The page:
Details: Fenwick & West is known for roles on some of the biggest tech deals in recent decades, including representing Facebook in its 2012 IPO and its subsequent purchase of Instagram, and later representing WhatsApp in its 2016 acquisition by Facebook. More recent megadeals have included representing Loxo Oncology in an $8 billion sale to Eli Lilly and Shutterfly in its $2.7 billion acquisition by Apollo Global Management.
The firm has continued to take small stakes in growing companies, too. Last year, the firm helped take exercise-bike maker Peloton public, disclosing in the process that Fenwick affiliates had about 6,900 Series F shares. Bill.com Holdings, a digital business payments platform, said in its S-1 that Fenwick directly held 182,701 shares ahead of its market debut at $22 a share. And SmartSheet, a SaaS provider whose IPO valued it over $1.4 billion, mentioned in its 2018 S-1 that Fenwick affiliates owned about 0.07% of its shares.
A Fenwick representative didn't respond to a comment request.
Read more: These 10 deals transformed industries and changed they way we think about M&A
Invests through: Unknown
Recent and notable states: Etsy, Natera, Tarsus Pharmaceuticals, Anaplan, Si-Bone, Arcus Biosciences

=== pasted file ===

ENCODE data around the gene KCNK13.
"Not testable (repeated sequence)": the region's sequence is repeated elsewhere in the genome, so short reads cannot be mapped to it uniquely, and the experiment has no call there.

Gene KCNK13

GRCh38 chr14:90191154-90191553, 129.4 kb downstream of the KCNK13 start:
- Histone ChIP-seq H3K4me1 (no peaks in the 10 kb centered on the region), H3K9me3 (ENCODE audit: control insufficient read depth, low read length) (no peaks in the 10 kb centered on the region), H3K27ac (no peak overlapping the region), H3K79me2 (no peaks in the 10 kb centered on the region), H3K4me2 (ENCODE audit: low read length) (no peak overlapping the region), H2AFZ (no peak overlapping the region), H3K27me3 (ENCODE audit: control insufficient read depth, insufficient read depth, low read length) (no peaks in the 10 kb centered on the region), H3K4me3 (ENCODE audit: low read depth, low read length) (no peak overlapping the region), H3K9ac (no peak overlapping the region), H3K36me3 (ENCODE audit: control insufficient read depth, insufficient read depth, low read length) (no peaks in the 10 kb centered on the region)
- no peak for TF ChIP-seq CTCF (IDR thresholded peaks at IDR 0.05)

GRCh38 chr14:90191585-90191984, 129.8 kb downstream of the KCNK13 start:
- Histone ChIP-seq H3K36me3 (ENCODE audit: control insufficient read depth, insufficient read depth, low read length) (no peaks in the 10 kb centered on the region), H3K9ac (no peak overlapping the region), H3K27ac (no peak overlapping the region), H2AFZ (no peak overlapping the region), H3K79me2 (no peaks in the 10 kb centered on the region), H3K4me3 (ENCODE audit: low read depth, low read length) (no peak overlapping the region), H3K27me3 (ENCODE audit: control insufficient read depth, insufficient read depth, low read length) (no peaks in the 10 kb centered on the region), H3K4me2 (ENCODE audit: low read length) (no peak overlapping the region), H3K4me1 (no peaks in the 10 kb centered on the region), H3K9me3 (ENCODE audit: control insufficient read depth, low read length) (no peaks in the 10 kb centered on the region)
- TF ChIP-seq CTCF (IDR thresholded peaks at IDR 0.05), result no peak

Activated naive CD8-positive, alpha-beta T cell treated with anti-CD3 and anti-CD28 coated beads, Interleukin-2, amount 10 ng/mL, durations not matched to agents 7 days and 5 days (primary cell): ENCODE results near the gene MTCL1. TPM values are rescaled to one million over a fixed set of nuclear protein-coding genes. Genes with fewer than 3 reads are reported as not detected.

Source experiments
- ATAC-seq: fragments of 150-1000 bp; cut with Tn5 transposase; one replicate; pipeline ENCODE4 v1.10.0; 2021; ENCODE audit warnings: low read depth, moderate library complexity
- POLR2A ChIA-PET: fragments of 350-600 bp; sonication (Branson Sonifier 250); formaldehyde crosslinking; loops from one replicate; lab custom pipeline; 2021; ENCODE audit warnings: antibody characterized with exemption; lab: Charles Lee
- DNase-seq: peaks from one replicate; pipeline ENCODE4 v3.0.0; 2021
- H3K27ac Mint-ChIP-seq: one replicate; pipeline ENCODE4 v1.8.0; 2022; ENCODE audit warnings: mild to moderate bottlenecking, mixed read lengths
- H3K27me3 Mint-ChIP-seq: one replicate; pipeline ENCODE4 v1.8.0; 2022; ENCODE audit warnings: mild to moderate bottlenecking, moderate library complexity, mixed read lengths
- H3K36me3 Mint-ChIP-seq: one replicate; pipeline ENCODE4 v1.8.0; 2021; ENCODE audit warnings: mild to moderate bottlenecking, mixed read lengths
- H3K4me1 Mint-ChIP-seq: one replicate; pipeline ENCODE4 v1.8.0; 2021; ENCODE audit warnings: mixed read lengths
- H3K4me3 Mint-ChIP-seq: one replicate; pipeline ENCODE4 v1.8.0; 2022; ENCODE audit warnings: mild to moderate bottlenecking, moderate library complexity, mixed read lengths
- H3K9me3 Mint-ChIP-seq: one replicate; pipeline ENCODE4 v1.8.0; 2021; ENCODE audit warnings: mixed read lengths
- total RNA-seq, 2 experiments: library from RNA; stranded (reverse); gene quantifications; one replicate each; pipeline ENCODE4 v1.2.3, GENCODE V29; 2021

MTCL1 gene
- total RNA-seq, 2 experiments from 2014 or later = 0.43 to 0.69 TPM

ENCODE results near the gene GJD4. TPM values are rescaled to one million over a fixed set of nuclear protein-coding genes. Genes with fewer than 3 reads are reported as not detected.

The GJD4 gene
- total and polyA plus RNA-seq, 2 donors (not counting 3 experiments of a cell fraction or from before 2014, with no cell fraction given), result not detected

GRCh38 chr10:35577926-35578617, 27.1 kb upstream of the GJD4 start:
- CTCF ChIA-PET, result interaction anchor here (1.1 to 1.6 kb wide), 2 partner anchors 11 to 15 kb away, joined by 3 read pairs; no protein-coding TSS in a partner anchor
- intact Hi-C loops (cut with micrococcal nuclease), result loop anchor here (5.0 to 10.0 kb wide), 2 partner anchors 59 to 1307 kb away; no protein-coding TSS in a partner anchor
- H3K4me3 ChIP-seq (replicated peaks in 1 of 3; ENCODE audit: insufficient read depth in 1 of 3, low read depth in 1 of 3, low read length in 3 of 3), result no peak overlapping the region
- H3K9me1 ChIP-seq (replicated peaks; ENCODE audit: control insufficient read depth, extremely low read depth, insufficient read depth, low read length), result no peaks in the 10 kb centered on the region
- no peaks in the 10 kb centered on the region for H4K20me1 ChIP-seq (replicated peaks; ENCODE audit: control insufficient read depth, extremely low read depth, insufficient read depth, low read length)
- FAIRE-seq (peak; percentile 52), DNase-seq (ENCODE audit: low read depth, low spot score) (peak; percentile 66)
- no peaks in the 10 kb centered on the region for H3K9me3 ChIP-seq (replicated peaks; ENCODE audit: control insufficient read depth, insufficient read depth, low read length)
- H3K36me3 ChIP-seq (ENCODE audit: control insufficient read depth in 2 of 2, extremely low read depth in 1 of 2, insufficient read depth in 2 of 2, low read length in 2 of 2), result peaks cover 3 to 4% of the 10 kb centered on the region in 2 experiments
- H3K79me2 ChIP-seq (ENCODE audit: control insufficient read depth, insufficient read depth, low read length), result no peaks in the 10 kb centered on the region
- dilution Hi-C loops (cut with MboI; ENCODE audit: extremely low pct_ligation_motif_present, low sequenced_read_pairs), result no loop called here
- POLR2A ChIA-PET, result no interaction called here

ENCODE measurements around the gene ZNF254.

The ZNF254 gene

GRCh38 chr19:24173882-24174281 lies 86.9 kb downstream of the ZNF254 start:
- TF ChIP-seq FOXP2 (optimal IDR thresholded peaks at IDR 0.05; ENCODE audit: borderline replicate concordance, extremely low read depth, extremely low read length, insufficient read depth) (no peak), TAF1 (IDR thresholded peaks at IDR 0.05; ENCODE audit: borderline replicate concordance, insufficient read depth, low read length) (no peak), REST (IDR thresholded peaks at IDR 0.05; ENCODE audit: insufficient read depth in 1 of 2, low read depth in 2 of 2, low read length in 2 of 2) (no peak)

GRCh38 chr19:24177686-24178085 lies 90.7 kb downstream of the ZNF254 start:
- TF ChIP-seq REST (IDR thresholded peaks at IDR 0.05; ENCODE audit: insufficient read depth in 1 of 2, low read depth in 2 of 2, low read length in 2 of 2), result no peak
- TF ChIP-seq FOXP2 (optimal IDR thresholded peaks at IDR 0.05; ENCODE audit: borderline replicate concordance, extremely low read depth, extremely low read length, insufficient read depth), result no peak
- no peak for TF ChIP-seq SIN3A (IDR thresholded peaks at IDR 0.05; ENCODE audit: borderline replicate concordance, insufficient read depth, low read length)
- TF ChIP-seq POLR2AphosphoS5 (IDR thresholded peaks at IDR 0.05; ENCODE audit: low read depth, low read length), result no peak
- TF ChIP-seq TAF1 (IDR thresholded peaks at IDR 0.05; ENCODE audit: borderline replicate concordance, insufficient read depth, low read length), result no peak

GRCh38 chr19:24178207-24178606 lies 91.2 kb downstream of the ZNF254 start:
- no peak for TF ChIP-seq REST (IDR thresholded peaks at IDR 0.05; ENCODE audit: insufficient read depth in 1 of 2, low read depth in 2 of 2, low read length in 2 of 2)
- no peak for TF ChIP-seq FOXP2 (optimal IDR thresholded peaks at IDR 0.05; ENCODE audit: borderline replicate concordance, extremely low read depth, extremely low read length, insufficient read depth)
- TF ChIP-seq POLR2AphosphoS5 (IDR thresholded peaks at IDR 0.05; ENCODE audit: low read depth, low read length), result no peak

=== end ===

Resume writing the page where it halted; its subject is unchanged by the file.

Details: Gunderson Dettmer Stough Villeneuve Franklin & Hachigian has been recognized in the venture capital and emerging-company community since its founding in the mid-1990s by a group of partners who left Brobeck. While the firm is not ranked by the American Lawyer, which described leaders as "tight-lipped" about its financials, it has grown steadily over the years, and now lists about 300 lawyers on its website.
Notable investments include Etsy, which said a Gunderson affiliate held less than 0.25% of its equity around the time of its IPO, and Natera, a leader in the genetic testing industry, which said in its 2015 S-1 that a Gunderson affiliate held a stake of less than 0.1%. Natera has a market capitalization of about $6 billion today.